Mobile devices deliver a better user experience than traditional computers when it comes to entertainment websites and apps, according to a new Mobile Satisfaction Index from ForeSee. Mobile devices scored 10 points higher than personal computers on a 100-point scale, indicating significant differences in the customer experience across computing platforms.
While mobile media and entertainment websites and apps earned a user satisfaction score of 77, PCs managed only a 67 in a similar Satisfaction Index published earlier this year. ForeSee produces satisfaction indexes for a variety of industries such as retail, financial services and travel in addition to media and entertainment.
While mobile satisfaction scores continue to increase across industries, ForeSee’s president and CEO Larry Freed said that scores in the mid-to-high 70s indicate that companies still have a long way to go to deliver a mobile product that provides exceptional user satisfaction.
“Companies see the opportunity and they are trying to move fast, but they must be sure to do things the right way to meet the expectations of customers or risk turning them away to competitors,” Freed said.
Putting the Mobile Experience in Context
Many of ForeSee’s insights delve well beyond the surface numbers representing user satisfaction. The company’s report identifies several factors that affect the mobile-user experience, and these can help guide businesses toward better products and services in the future.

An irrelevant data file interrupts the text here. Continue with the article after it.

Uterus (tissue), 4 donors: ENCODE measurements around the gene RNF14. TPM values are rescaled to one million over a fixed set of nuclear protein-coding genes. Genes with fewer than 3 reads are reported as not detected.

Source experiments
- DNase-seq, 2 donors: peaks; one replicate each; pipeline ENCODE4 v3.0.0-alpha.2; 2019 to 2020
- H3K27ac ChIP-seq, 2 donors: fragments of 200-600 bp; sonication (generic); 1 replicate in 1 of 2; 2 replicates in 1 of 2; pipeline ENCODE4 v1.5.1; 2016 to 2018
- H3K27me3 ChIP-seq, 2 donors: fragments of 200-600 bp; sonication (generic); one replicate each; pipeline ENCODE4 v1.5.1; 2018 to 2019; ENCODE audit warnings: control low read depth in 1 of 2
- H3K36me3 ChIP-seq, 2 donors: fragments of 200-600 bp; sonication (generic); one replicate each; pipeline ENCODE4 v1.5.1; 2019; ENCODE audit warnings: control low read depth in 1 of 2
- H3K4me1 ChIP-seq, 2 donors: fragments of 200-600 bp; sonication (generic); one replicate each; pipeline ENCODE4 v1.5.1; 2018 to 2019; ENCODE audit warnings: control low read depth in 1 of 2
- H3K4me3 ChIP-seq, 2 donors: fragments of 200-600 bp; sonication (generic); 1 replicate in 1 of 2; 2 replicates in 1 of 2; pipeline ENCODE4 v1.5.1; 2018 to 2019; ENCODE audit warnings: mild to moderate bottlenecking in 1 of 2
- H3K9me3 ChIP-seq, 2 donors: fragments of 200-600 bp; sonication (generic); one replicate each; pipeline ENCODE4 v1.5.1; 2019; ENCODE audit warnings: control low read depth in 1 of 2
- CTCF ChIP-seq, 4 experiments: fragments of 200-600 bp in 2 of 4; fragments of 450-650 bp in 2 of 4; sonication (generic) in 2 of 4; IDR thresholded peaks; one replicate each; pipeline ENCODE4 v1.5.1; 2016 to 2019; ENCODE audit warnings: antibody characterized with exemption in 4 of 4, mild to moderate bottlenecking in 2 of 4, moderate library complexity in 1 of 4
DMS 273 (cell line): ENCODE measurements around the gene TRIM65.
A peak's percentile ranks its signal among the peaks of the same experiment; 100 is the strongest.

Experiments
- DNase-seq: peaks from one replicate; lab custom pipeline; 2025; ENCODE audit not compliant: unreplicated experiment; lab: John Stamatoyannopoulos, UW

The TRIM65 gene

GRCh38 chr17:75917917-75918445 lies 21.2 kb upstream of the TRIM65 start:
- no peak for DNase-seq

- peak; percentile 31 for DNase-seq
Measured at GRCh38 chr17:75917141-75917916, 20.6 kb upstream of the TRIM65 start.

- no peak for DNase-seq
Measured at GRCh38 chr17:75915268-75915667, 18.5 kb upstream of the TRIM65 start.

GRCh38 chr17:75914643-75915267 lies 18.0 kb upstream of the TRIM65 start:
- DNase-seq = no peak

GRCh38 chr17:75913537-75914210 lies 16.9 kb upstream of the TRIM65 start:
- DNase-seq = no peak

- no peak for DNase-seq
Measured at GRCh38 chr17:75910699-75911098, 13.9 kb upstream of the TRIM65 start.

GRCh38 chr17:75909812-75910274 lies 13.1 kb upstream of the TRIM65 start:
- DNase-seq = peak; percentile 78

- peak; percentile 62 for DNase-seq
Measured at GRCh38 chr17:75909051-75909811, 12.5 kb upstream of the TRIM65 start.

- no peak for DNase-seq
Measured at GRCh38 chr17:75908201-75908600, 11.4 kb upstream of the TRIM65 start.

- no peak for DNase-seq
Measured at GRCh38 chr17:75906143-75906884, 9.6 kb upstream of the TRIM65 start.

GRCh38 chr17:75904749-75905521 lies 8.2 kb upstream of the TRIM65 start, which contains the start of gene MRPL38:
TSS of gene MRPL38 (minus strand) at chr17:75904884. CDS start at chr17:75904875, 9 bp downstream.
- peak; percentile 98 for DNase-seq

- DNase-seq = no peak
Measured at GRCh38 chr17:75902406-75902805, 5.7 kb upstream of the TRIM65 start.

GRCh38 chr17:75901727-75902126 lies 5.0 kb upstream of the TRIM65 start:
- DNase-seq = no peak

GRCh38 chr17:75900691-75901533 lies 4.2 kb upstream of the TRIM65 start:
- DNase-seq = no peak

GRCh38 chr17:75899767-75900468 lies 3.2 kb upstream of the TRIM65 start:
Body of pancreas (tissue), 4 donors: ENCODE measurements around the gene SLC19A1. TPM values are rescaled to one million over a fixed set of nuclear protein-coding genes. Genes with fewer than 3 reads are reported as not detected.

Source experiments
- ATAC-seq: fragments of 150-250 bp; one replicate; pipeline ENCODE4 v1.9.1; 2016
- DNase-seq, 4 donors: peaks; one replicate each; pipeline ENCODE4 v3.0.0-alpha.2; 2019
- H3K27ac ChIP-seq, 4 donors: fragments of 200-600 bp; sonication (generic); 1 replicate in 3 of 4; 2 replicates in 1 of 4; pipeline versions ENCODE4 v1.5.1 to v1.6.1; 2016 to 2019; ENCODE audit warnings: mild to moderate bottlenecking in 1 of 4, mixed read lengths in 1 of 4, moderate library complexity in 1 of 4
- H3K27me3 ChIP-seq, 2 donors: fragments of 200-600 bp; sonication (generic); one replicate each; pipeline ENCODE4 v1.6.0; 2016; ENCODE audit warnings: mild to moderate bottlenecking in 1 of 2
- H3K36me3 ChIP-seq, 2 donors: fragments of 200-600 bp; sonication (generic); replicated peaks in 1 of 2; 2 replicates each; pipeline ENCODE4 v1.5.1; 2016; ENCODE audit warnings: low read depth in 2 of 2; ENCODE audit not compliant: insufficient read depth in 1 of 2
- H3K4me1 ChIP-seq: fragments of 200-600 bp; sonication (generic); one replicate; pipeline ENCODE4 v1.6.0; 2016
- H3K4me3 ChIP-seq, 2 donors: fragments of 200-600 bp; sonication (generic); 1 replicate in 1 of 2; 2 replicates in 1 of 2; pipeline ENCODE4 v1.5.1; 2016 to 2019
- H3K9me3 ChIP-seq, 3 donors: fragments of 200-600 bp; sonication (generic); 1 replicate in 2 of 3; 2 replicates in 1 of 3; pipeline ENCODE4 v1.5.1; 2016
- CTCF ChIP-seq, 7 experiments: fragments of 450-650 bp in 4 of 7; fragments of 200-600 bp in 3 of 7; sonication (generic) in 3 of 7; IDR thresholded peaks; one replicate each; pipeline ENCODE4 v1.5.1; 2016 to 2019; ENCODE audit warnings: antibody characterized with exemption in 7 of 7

In some cases, users are blocked from a better user experience because of the surrounding tech infrastructure, rather than the mobile devices themselves. For example, the study found that user experience on smartphones and tablets declines sharply as Wi-Fi connections weaken, particularly in the category of high-definition video. This is a barrier to satisfaction that a mobile device manufacturer can’t control — it’s up to the Wi-Fi provider and the technology used to deliver the service.
In other cases it was the quality and reliability of content that most affected the user experience. The study also noted that 18 percent of sports mobile-site consumers felt that ads enhanced versus inhibited their viewing experiences. And despite their “mobile” status, smartphones and tablets are most often used at home when consuming media and entertainment content.
Meanwhile, mobile websites were used for media and entertainment content twice as much as mobile apps, but apps had a higher user satisfaction score — 78, compared to 76 for mobile websites.
The study also argued that app-store ratings had little to no correlation with actual satisfaction, because the most- and least-satisfied customers comprise the largest number of reviews.
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